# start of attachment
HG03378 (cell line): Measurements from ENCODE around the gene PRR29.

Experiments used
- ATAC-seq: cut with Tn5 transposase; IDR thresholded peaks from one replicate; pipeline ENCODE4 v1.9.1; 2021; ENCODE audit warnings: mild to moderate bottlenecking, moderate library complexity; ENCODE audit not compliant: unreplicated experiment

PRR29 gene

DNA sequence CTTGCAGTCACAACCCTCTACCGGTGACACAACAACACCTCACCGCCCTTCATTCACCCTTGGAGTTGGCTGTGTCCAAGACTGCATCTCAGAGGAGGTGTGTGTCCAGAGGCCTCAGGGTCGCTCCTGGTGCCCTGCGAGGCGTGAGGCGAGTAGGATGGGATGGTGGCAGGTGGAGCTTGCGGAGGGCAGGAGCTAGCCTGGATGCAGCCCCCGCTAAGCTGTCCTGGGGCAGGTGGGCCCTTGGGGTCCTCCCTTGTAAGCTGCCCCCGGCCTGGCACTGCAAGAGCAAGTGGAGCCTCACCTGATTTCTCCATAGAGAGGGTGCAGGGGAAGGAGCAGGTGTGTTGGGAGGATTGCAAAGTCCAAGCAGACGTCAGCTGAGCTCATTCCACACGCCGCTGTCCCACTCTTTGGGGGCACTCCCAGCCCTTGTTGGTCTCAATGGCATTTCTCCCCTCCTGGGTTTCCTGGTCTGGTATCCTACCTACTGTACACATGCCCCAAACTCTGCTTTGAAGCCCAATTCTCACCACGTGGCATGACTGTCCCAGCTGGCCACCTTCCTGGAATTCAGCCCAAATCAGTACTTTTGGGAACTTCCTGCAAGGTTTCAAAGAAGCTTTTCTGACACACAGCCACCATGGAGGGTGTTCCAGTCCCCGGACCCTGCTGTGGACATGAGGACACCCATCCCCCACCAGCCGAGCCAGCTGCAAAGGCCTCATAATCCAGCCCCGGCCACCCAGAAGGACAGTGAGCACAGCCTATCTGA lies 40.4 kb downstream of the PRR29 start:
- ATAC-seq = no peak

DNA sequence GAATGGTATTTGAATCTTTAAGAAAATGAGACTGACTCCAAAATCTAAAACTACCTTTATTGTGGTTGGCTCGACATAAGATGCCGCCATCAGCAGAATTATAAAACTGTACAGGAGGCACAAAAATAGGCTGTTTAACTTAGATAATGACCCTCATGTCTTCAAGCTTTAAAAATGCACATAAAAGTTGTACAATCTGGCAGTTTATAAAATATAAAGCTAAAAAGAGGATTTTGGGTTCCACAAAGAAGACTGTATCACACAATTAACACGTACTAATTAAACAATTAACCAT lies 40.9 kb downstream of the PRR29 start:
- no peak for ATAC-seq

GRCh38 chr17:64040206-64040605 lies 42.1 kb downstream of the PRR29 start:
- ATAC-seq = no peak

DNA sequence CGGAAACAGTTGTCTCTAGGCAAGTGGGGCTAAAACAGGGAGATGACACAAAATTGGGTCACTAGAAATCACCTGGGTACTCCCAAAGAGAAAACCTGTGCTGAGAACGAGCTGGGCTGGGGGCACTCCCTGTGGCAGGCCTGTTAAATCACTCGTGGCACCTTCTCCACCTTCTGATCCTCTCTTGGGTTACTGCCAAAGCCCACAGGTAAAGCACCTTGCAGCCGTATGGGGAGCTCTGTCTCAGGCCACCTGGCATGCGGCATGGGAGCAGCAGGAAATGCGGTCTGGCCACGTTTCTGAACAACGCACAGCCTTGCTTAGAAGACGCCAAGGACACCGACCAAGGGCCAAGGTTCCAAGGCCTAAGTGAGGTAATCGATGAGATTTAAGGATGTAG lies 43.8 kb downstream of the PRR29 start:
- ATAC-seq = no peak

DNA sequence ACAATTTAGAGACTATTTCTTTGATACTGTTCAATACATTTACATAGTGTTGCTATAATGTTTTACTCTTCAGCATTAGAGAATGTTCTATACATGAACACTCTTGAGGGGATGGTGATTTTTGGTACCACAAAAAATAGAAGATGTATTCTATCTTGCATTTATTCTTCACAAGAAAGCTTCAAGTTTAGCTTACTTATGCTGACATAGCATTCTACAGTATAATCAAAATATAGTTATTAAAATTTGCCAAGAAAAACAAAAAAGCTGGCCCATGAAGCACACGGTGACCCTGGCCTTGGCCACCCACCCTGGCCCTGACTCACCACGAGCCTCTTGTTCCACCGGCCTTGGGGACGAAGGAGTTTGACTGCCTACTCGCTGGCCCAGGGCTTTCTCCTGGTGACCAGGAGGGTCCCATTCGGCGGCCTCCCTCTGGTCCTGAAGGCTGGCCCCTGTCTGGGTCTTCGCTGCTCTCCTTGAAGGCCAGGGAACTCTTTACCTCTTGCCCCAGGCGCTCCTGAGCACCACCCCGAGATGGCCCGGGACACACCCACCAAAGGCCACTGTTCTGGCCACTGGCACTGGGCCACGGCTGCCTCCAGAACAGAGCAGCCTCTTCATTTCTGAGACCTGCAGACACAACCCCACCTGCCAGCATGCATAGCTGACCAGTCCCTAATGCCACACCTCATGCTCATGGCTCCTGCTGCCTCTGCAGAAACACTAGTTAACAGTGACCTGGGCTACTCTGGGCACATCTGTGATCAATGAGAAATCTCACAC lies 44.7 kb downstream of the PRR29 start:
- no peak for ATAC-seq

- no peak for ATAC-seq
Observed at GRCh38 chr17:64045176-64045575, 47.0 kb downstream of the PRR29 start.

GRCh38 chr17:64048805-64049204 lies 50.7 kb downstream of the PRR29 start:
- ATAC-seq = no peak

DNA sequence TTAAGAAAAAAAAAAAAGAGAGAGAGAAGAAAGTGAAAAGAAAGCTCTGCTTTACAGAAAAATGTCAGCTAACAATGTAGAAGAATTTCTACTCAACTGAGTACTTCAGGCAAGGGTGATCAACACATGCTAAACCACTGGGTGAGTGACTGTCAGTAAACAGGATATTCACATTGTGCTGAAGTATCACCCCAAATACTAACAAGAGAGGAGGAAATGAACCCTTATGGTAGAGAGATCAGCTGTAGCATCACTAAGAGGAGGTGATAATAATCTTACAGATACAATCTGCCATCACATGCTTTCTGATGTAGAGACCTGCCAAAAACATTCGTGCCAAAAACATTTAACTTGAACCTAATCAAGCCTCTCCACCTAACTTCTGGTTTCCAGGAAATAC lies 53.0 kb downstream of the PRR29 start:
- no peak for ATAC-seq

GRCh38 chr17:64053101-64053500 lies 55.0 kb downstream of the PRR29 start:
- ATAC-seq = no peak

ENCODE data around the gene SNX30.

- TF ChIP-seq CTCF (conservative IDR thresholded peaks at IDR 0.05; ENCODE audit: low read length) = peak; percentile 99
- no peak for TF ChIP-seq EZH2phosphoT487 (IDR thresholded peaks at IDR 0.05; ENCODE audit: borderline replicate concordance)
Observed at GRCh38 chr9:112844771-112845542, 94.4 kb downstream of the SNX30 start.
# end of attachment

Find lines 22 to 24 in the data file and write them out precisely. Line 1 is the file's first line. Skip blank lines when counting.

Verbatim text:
- ATAC-seq = no peak

ENCODE data around the gene SNX30.

- TF ChIP-seq CTCF (conservative IDR thresholded peaks at IDR 0.05; ENCODE audit: low read length) = peak; percentile 99